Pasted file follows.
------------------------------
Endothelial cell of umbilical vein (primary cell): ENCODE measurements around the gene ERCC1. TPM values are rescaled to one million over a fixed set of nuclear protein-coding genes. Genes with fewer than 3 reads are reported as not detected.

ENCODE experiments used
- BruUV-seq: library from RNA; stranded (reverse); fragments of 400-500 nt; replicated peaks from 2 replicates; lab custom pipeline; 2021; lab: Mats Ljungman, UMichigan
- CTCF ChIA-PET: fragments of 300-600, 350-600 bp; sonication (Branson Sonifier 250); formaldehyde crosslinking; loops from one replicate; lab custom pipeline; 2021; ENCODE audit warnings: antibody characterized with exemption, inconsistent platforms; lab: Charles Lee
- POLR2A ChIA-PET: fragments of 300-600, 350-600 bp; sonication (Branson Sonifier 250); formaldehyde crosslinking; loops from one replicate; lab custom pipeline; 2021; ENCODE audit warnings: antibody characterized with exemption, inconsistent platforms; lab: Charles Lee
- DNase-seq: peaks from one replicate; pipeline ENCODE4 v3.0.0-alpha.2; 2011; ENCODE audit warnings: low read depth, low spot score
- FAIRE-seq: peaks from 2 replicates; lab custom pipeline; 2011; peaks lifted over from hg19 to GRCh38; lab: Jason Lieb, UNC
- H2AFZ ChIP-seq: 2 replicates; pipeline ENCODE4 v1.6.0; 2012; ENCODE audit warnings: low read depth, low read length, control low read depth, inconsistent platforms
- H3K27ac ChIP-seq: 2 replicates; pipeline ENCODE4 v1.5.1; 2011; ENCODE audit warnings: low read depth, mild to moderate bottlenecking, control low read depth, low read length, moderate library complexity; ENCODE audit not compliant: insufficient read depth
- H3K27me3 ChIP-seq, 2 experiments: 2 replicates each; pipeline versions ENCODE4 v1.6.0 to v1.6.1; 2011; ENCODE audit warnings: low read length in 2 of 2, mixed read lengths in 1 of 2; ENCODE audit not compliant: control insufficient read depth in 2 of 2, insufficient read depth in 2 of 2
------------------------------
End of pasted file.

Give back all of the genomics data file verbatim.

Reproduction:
Endothelial cell of umbilical vein (primary cell): ENCODE measurements around the gene ERCC1. TPM values are rescaled to one million over a fixed set of nuclear protein-coding genes. Genes with fewer than 3 reads are reported as not detected.

ENCODE experiments used
- BruUV-seq: library from RNA; stranded (reverse); fragments of 400-500 nt; replicated peaks from 2 replicates; lab custom pipeline; 2021; lab: Mats Ljungman, UMichigan
- CTCF ChIA-PET: fragments of 300-600, 350-600 bp; sonication (Branson Sonifier 250); formaldehyde crosslinking; loops from one replicate; lab custom pipeline; 2021; ENCODE audit warnings: antibody characterized with exemption, inconsistent platforms; lab: Charles Lee
- POLR2A ChIA-PET: fragments of 300-600, 350-600 bp; sonication (Branson Sonifier 250); formaldehyde crosslinking; loops from one replicate; lab custom pipeline; 2021; ENCODE audit warnings: antibody characterized with exemption, inconsistent platforms; lab: Charles Lee
- DNase-seq: peaks from one replicate; pipeline ENCODE4 v3.0.0-alpha.2; 2011; ENCODE audit warnings: low read depth, low spot score
- FAIRE-seq: peaks from 2 replicates; lab custom pipeline; 2011; peaks lifted over from hg19 to GRCh38; lab: Jason Lieb, UNC
- H2AFZ ChIP-seq: 2 replicates; pipeline ENCODE4 v1.6.0; 2012; ENCODE audit warnings: low read depth, low read length, control low read depth, inconsistent platforms
- H3K27ac ChIP-seq: 2 replicates; pipeline ENCODE4 v1.5.1; 2011; ENCODE audit warnings: low read depth, mild to moderate bottlenecking, control low read depth, low read length, moderate library complexity; ENCODE audit not compliant: insufficient read depth
- H3K27me3 ChIP-seq, 2 experiments: 2 replicates each; pipeline versions ENCODE4 v1.6.0 to v1.6.1; 2011; ENCODE audit warnings: low read length in 2 of 2, mixed read lengths in 1 of 2; ENCODE audit not compliant: control insufficient read depth in 2 of 2, insufficient read depth in 2 of 2